In the midst of all the committee-produced and consultant-shaped verbiage of John Kerry's "major" speech on Iraq Monday, one paragraph stands out as being truly Kerry's own:
"It is never easy to discuss what has gone wrong while our troops are in constant danger. But it's essential if we want to correct our course and do what's right for our troops instead of repeating the same mistakes over and over again. I know this dilemma firsthand. After serving in war, I returned home to offer my own personal voice of dissent. I did so because I believed strongly that we owed it to those risking their lives to speak truth to power. We still do."
When Kerry returned home to voice his dissent in 1971, his message was clear: "We should be out of Vietnam now." Kerry speaks of today as an analogous moment. This confirms what is in any case evident from the bulk of his speech: Beneath all the phony talk of international summits and making Iraq "the world's responsibility," Kerry's policy would be to get us out of Iraq. That's why Kerry never says we need to win the war in Iraq, or that we can. Instead, he now explicitly says we would be better off with Saddam still in power.
John Kerry views the war in Iraq as unnecessary, as a mistake. When Kerry spoke "truth to power" 33 years ago, he famously asked, "how do you ask a man to be the last man to die for a mistake?" Wouldn't that same question govern his actions as president? Kerry says in his speech that he would start the withdrawal of U.S. forces next summer, and would seek to complete it in four years. But would he even wait four years before completing a U.S. withdrawal from Iraq? However long it actually took, a President Kerry would make getting out of Iraq his top priority, thus handing a victory to the terrorists in what Prime Minister Blair called Sunday "the crucible in which the future of global terrorism will be determined."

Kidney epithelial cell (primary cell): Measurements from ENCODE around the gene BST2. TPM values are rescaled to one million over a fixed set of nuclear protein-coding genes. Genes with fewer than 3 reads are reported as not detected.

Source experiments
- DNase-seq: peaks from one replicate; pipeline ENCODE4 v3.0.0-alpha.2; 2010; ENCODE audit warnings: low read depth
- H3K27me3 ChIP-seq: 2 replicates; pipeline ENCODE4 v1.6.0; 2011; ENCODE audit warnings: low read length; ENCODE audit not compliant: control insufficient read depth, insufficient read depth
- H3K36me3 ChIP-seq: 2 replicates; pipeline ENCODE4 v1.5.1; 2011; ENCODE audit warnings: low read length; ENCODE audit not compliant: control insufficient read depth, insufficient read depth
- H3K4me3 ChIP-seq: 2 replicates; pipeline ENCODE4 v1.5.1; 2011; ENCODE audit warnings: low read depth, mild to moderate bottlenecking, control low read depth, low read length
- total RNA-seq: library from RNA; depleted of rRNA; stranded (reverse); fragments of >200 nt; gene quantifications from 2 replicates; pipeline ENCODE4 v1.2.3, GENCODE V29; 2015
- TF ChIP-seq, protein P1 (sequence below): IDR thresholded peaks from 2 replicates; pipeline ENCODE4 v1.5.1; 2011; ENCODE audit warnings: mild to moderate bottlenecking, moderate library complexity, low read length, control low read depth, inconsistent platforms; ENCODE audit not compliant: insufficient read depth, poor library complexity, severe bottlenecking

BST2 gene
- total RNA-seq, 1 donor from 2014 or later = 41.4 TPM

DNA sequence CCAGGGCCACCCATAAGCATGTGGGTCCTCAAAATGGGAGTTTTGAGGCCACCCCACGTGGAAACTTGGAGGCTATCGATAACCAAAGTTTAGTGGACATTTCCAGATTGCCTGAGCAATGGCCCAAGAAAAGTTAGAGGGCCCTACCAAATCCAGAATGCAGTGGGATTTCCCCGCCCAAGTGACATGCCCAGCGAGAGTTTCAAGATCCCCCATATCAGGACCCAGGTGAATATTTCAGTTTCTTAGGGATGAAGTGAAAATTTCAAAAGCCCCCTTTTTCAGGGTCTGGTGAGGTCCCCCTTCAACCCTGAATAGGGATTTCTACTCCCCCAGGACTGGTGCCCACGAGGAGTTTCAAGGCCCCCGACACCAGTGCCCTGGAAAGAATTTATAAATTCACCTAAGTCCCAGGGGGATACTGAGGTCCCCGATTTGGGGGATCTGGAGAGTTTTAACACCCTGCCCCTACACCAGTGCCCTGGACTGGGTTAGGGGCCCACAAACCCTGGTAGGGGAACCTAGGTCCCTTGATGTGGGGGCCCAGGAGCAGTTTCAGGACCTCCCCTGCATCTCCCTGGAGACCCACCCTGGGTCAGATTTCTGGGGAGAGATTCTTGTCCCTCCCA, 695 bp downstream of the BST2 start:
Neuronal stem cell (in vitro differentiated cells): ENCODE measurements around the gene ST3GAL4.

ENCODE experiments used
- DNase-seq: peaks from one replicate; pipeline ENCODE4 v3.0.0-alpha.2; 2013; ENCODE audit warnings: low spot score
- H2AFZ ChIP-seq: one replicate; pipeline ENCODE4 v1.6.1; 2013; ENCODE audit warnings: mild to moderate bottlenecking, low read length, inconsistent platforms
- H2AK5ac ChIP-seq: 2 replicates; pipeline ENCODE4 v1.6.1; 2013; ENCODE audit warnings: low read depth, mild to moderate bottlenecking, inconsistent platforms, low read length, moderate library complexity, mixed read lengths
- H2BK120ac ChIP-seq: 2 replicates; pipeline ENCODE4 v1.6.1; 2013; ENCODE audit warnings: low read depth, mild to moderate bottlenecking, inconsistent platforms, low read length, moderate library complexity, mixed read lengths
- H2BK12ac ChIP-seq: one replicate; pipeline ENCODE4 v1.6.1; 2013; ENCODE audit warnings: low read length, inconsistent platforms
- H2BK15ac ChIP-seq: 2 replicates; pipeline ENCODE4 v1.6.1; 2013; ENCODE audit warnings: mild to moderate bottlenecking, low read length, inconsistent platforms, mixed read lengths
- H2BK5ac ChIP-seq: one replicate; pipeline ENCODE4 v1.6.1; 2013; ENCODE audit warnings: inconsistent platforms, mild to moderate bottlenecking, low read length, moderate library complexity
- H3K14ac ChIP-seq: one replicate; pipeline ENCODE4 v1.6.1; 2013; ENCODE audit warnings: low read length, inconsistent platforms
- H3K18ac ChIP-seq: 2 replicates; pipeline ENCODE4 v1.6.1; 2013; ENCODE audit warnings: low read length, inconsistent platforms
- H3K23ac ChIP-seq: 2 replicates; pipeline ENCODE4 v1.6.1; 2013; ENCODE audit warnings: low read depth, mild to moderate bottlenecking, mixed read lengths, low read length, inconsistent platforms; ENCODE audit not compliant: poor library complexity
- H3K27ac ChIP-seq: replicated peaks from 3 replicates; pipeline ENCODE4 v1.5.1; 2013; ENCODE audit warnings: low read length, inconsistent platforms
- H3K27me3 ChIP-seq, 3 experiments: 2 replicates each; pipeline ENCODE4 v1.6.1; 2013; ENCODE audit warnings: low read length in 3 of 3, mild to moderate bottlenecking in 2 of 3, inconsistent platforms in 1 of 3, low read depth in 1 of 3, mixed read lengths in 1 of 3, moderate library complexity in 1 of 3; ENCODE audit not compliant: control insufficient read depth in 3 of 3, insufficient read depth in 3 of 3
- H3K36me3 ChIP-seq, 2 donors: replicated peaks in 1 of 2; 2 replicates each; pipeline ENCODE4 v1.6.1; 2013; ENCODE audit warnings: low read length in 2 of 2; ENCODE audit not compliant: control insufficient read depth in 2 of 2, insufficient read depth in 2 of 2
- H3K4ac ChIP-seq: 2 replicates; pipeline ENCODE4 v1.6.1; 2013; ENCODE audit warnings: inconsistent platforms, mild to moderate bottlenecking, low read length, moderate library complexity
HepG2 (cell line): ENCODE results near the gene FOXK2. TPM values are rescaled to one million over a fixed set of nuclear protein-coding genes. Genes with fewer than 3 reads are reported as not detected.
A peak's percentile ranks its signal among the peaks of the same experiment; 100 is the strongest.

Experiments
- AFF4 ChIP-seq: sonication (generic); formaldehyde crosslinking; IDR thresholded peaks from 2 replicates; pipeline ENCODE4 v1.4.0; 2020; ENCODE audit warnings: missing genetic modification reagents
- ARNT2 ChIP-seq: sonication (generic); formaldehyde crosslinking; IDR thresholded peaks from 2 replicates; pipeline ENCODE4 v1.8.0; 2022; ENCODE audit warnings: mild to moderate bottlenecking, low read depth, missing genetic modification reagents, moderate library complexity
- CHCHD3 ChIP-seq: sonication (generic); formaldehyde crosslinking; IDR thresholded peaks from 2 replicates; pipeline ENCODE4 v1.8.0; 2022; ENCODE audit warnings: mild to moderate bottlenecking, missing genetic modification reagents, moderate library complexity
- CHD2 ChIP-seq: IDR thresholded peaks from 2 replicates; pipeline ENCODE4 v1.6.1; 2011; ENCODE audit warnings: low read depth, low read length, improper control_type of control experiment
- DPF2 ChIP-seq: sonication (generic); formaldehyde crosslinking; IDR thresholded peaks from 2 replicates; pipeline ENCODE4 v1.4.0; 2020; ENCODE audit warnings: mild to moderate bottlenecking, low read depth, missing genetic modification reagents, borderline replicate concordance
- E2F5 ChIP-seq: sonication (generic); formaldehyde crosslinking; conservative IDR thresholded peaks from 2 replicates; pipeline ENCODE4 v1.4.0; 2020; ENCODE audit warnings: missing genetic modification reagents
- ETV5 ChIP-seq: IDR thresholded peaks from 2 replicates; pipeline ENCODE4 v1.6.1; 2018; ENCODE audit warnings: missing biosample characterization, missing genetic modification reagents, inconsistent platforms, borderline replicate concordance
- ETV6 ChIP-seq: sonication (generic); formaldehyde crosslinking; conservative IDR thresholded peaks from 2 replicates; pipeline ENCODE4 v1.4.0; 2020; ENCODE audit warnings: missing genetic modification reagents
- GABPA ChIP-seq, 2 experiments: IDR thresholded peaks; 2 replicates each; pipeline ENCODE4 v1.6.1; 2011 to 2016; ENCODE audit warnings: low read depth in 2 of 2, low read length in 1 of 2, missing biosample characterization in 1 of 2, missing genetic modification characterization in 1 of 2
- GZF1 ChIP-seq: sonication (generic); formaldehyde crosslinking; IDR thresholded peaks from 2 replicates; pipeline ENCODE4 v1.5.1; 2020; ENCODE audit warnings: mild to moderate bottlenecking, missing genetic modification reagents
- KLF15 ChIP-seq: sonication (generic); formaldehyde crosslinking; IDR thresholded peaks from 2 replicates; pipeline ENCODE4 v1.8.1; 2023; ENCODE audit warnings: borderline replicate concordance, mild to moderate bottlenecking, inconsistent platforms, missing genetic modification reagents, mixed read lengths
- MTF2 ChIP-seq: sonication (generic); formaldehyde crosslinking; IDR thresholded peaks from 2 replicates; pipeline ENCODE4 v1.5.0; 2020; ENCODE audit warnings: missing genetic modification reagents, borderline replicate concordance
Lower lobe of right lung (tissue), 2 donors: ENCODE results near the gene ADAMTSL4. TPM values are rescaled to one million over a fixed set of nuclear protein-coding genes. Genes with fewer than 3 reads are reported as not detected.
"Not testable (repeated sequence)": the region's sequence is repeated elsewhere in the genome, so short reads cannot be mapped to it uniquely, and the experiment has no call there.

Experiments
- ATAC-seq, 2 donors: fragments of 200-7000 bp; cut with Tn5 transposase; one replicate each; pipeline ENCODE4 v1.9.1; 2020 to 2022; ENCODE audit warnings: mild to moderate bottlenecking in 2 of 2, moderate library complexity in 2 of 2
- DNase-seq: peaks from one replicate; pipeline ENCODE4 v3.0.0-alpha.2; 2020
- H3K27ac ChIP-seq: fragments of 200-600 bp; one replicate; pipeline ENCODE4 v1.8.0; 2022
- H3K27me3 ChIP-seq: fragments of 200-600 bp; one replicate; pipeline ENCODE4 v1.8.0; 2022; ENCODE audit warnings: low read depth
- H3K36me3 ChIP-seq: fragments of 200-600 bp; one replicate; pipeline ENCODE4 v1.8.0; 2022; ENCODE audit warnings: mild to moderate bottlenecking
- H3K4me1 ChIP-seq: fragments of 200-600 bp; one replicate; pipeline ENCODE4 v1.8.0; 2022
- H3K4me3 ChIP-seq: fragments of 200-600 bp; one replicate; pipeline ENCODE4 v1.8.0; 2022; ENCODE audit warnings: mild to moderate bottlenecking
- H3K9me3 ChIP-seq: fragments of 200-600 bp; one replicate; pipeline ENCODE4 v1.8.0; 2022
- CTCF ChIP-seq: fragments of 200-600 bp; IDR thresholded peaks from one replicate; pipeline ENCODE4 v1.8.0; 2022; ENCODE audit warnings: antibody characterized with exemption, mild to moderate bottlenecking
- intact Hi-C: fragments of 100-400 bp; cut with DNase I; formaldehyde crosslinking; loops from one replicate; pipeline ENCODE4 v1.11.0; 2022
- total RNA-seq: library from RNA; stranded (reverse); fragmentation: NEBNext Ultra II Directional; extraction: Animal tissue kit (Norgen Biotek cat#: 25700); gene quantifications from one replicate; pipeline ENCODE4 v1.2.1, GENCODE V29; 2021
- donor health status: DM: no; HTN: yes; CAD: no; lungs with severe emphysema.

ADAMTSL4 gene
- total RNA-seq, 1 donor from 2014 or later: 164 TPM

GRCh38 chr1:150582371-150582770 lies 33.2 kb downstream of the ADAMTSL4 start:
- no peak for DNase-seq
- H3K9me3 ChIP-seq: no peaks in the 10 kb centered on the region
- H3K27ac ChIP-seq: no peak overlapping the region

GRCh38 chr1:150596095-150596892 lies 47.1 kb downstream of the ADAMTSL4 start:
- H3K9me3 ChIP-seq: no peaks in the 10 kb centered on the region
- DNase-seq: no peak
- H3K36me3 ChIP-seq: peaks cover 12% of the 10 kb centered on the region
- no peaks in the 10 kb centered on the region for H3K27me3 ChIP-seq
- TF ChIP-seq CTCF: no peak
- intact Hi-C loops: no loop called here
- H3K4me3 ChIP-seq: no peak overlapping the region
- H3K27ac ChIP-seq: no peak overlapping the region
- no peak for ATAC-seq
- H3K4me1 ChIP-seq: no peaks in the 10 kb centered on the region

William Kristol is editor of The Weekly Standard.
By William Kristol